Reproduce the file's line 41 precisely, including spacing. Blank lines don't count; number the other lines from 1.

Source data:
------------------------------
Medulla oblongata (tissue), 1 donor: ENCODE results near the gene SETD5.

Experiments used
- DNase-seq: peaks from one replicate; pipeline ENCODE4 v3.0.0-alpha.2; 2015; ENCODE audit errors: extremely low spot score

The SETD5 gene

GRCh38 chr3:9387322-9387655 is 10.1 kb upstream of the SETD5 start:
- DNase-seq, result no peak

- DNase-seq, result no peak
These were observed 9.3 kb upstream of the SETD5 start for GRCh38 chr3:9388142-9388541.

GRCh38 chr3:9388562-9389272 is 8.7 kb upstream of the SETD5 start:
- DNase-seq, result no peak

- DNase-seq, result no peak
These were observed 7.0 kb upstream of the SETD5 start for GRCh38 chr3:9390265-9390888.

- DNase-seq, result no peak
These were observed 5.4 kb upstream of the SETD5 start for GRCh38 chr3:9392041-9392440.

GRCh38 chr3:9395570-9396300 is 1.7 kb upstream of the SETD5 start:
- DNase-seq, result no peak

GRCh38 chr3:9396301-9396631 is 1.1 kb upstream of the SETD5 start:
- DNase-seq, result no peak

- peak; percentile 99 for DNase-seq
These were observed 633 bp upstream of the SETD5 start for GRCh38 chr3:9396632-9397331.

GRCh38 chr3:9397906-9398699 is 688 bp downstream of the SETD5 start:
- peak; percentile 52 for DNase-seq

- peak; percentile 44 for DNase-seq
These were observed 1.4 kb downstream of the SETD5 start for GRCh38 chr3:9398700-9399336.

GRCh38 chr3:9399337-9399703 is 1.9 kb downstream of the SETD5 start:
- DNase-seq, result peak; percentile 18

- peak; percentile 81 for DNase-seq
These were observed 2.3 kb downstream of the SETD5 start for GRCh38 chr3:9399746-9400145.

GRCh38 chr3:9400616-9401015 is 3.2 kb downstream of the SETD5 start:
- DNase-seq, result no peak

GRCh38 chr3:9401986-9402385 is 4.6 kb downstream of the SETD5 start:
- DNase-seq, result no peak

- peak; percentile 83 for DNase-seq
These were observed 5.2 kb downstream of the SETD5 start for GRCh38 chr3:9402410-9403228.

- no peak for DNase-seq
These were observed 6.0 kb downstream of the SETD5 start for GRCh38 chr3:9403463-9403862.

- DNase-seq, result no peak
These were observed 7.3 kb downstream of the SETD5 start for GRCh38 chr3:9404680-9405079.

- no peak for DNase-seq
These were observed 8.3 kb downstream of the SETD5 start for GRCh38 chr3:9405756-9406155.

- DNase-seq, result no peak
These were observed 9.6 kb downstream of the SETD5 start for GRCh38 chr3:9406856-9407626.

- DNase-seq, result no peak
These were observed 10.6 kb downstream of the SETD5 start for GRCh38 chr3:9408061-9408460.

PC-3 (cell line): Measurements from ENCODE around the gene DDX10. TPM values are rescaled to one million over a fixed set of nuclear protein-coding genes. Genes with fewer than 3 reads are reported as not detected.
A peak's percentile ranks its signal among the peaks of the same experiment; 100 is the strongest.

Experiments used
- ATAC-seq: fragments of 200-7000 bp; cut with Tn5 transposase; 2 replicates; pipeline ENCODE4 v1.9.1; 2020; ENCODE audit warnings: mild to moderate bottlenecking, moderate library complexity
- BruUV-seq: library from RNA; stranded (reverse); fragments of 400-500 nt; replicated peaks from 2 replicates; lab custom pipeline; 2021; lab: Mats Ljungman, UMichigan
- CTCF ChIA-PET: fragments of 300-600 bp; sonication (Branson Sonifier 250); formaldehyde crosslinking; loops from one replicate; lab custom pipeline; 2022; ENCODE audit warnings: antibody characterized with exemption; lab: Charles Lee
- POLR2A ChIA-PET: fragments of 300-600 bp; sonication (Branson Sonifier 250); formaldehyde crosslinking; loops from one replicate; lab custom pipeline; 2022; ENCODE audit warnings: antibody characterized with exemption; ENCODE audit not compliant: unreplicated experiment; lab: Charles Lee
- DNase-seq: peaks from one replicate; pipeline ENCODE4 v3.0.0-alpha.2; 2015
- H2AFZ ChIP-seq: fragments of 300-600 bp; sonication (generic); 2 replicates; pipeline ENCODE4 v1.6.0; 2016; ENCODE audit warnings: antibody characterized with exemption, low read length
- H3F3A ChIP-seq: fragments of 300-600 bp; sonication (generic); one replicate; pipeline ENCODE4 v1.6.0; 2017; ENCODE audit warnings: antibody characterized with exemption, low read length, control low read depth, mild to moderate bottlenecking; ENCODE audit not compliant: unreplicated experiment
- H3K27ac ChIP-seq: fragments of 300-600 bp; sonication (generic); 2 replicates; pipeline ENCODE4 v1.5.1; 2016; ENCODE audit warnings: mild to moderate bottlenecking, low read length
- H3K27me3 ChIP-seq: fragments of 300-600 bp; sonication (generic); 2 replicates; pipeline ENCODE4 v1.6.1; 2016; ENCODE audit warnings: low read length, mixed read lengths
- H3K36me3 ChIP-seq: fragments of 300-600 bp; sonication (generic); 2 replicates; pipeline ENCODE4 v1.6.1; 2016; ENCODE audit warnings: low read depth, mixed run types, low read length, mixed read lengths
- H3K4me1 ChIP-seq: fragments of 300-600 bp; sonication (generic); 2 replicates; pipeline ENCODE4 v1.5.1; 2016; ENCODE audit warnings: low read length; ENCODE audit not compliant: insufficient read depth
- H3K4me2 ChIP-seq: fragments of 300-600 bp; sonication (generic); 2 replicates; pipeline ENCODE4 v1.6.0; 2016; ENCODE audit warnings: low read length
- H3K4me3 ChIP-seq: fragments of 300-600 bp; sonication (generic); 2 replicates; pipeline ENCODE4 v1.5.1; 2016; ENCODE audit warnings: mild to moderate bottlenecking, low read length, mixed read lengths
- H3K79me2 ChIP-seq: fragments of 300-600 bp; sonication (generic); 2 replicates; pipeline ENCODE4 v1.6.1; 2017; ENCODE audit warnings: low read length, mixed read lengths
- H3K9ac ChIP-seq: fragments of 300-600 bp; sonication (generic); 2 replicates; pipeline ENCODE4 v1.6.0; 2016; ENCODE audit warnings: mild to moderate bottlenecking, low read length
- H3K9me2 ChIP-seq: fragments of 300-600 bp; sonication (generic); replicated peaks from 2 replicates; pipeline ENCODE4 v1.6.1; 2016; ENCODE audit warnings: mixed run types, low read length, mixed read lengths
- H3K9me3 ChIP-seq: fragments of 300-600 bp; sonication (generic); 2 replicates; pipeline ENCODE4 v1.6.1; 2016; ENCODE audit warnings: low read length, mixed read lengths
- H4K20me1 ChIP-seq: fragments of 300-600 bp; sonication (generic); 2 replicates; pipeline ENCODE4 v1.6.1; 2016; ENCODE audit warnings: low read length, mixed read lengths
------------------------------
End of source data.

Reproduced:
- DNase-seq, result no peak